Advice for Teenage Dads
The following information has been published with kind permission from Barnardos (taken from Information Sheet No. 37).
One of a teenage males biggest fears can be getting a girl pregnant. What do I tell my friends and family? How will they react? Do I want to continue to be involved with the mother? What’s the story on child support? How can I afford it? What about sport, further study, future career, my mates and all that stuff?
Being a father means there are a lot of issues to sort through and many conflicting demands to balance. You may be unsure if you are the father. Or you may be thinking seriously about what your responsibilities actually are, whether you want involvement in your Childs life, whether or not you want to commit yourself to a long term relationship with the mother and so on.
This is a very good time to call on friends and family for support, assistance or simply a listening ear. IT is also sensible to seek the support and guidance of other new or experienced dads or get in touch with a counsellor or organisation that can help.
Practical Help is vital for young inexperienced parents so don’t hesitate to seek it. If your family is unable to help then other organisations can help with things like baby clothes, nursery equipment and help at home. Help from Salvation Army, Baptist Care, Church Social services, Plunket.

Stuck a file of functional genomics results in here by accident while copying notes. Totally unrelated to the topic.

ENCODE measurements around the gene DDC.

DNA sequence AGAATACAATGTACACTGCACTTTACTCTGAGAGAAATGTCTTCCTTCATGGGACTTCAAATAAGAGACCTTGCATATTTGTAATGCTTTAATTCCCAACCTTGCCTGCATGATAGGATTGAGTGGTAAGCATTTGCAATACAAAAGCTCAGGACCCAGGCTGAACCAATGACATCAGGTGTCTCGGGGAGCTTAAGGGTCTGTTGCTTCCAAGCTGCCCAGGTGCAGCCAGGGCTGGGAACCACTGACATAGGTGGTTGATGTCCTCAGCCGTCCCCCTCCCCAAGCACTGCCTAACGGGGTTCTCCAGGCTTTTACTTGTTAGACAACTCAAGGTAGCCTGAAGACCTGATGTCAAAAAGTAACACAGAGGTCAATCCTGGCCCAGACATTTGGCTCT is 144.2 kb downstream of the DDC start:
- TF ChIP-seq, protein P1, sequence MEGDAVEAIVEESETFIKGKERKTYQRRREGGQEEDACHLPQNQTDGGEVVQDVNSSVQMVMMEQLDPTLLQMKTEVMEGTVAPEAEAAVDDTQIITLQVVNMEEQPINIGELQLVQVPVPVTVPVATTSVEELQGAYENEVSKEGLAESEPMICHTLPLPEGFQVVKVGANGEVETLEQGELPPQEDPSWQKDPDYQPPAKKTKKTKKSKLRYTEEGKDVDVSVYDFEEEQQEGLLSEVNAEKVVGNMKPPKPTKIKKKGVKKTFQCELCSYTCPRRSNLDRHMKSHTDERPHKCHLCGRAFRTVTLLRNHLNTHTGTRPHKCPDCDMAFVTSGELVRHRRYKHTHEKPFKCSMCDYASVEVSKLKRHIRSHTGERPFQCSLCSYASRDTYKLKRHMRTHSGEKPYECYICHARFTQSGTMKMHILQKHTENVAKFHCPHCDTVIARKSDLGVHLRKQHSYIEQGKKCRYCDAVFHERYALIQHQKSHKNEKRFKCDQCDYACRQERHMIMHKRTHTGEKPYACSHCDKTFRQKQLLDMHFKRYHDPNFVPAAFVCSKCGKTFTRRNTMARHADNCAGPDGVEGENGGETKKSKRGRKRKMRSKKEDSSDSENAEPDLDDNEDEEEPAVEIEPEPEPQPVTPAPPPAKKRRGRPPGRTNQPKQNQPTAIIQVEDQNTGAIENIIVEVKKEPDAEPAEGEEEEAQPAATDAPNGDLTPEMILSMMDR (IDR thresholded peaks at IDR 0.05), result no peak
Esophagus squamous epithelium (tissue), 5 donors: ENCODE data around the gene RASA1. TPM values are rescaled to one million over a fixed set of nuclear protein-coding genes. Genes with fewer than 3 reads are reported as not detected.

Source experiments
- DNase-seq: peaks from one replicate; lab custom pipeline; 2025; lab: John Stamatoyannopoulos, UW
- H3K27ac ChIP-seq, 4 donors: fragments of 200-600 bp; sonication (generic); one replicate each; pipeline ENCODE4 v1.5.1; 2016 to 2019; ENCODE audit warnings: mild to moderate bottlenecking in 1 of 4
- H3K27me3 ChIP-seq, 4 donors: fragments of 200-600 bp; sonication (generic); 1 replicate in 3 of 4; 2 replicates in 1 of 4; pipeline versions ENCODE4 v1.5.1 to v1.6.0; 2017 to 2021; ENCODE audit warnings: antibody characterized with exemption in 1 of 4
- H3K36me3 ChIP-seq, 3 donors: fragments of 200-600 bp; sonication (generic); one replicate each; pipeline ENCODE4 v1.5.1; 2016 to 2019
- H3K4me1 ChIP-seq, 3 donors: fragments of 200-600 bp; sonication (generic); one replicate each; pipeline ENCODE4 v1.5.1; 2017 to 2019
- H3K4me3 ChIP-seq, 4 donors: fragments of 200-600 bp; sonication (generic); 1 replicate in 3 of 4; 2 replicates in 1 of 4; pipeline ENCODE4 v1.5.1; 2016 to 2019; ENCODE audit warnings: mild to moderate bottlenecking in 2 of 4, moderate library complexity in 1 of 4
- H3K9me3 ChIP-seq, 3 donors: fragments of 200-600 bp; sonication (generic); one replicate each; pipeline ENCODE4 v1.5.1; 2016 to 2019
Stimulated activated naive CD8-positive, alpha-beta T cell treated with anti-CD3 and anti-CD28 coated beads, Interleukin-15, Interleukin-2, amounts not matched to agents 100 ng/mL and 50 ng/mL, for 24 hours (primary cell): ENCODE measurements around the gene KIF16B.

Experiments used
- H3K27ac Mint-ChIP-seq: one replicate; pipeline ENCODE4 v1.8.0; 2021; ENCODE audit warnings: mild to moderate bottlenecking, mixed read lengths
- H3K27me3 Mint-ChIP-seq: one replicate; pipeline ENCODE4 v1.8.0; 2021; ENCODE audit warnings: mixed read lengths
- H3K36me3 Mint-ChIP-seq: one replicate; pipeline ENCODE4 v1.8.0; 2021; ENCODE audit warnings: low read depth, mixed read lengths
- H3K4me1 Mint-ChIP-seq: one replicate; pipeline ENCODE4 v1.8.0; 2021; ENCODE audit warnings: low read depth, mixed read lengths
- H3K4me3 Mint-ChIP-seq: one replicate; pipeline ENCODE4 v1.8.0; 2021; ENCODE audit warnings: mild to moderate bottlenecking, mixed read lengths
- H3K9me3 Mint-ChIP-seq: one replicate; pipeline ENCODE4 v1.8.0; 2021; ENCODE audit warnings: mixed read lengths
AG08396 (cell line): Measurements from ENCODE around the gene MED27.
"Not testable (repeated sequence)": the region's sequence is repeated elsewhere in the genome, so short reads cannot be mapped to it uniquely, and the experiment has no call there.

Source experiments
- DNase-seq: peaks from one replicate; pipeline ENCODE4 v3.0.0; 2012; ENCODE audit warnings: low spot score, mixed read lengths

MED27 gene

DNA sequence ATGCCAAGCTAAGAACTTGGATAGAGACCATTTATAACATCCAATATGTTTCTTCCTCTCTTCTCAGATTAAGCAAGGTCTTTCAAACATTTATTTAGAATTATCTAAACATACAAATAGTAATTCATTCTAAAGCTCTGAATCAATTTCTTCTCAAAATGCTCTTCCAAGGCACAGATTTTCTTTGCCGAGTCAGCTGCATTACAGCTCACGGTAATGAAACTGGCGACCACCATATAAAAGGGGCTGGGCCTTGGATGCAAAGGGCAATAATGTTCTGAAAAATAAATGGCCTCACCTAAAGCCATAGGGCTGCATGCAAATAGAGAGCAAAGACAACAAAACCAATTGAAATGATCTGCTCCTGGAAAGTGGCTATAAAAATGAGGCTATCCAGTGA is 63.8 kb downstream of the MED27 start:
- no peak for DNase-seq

Legal Issues – make sure you get independent legal advice from a community law centre or lawyer, Day to day care and contact are clearly set out in a written document.
Guardianship means making sure a child is properly cared for and having a say in the important decisions as the child grows up.
Paternity – if you decline to be named on the Childs birth certificate, the mother may decide to prove legally that you are the father. Alternatively the mother may not wish you to be named on the birth certificate.
Adoption can cut all legal links between the child and the natural parents. It requires the consent of both natural parents and usually involves an assessment by Child, Youth & family.
Education Issues – If you want to continue at school, the correspondence school maybe the best option. Or a tertiary institution now have crèches or child care centres.
Money Issues – Check with government departments for allowances and benefits.
If you’re a teenage dad or a teenage dad to be please make sure you know there is support out there, so make sure you do use it.
Tips for new dads
* Be involved with your Childs life
* Feel proud of your baby and tell people about it
* Ask for help – there are many people out there who can offer support and advice
* Take time to talk to your baby about anything and everything
* Pick up your baby, bath them, or change their nappy – ask someone like a family member, nurse or midwife to show you some ways of holding your baby
* Watch what others do, ask questions, ask for suggestions, and discover what works best for you.